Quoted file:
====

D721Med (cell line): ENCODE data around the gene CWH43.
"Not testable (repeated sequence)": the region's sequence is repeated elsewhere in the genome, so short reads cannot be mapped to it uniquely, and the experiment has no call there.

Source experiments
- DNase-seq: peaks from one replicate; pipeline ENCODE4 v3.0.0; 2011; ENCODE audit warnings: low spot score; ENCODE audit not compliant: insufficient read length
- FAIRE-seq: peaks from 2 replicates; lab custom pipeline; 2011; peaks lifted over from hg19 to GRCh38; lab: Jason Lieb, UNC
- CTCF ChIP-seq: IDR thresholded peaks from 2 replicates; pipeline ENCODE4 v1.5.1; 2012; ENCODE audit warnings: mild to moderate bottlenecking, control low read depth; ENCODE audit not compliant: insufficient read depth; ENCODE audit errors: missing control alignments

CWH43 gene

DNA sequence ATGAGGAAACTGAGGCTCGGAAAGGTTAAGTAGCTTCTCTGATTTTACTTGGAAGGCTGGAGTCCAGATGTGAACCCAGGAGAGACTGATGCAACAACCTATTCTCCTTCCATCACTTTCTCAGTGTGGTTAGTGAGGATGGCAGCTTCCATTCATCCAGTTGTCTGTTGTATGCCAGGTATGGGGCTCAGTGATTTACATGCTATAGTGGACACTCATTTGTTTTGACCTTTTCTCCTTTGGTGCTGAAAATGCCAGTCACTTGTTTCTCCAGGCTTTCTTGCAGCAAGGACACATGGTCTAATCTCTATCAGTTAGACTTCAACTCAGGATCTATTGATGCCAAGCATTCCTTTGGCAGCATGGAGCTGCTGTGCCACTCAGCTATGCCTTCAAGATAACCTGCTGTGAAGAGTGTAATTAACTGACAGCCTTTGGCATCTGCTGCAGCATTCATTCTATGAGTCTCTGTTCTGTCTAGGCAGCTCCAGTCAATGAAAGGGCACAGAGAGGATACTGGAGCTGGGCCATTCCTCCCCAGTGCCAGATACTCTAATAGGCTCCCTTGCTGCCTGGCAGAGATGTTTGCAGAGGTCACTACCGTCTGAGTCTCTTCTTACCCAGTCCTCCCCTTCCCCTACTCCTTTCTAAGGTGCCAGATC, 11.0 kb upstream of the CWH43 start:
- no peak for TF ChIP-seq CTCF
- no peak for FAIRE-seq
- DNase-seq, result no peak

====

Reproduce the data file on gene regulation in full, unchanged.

D721Med (cell line): ENCODE data around the gene CWH43.
"Not testable (repeated sequence)": the region's sequence is repeated elsewhere in the genome, so short reads cannot be mapped to it uniquely, and the experiment has no call there.

Source experiments
- DNase-seq: peaks from one replicate; pipeline ENCODE4 v3.0.0; 2011; ENCODE audit warnings: low spot score; ENCODE audit not compliant: insufficient read length
- FAIRE-seq: peaks from 2 replicates; lab custom pipeline; 2011; peaks lifted over from hg19 to GRCh38; lab: Jason Lieb, UNC
- CTCF ChIP-seq: IDR thresholded peaks from 2 replicates; pipeline ENCODE4 v1.5.1; 2012; ENCODE audit warnings: mild to moderate bottlenecking, control low read depth; ENCODE audit not compliant: insufficient read depth; ENCODE audit errors: missing control alignments

CWH43 gene

DNA sequence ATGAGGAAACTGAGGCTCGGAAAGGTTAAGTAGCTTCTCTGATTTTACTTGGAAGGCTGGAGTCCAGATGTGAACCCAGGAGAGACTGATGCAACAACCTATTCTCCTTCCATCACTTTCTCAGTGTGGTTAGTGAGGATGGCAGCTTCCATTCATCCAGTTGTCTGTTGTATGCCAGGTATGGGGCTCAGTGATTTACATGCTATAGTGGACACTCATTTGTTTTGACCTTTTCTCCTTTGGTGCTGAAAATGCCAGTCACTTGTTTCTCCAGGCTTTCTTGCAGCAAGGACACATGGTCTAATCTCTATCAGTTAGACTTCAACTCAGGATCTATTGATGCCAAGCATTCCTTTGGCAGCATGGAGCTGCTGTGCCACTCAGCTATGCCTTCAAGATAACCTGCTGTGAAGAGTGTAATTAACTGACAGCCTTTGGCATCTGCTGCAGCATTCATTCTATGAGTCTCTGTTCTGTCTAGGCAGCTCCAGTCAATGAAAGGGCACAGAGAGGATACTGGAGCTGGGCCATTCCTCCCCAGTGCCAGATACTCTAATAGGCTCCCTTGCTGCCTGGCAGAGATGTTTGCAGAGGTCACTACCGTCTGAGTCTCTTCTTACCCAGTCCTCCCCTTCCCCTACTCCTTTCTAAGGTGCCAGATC, 11.0 kb upstream of the CWH43 start:
- no peak for TF ChIP-seq CTCF
- no peak for FAIRE-seq
- DNase-seq, result no peak